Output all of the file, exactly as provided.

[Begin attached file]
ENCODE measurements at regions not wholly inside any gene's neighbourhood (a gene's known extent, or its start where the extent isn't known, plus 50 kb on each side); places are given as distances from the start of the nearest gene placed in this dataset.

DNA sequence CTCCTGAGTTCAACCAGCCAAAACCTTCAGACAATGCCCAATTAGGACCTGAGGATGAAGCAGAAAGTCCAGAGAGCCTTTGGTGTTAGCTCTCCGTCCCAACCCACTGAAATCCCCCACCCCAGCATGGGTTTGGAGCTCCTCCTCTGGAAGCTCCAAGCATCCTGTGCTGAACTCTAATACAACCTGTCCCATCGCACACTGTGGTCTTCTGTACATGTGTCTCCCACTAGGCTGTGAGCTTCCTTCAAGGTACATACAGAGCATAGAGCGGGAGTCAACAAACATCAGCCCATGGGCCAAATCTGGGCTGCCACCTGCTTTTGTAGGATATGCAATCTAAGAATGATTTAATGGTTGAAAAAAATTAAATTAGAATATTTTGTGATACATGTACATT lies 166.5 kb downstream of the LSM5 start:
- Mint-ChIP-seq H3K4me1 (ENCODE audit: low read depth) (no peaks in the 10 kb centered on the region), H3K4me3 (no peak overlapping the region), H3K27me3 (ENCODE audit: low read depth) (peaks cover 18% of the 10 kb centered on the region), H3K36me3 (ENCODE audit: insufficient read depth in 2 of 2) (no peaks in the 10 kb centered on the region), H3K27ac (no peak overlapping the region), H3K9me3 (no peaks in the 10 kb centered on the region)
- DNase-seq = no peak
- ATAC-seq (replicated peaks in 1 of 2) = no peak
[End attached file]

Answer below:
ENCODE measurements at regions not wholly inside any gene's neighbourhood (a gene's known extent, or its start where the extent isn't known, plus 50 kb on each side); places are given as distances from the start of the nearest gene placed in this dataset.

DNA sequence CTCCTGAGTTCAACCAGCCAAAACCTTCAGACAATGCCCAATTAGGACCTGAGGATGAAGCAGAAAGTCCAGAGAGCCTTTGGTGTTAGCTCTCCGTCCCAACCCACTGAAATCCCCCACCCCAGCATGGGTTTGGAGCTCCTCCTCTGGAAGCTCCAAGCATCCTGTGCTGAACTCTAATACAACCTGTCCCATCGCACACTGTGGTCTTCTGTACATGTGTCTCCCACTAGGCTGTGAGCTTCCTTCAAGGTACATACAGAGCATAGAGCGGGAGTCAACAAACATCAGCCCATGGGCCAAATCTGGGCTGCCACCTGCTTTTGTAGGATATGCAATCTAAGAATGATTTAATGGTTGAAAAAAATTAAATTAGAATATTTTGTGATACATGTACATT lies 166.5 kb downstream of the LSM5 start:
- Mint-ChIP-seq H3K4me1 (ENCODE audit: low read depth) (no peaks in the 10 kb centered on the region), H3K4me3 (no peak overlapping the region), H3K27me3 (ENCODE audit: low read depth) (peaks cover 18% of the 10 kb centered on the region), H3K36me3 (ENCODE audit: insufficient read depth in 2 of 2) (no peaks in the 10 kb centered on the region), H3K27ac (no peak overlapping the region), H3K9me3 (no peaks in the 10 kb centered on the region)
- DNase-seq = no peak
- ATAC-seq (replicated peaks in 1 of 2) = no peak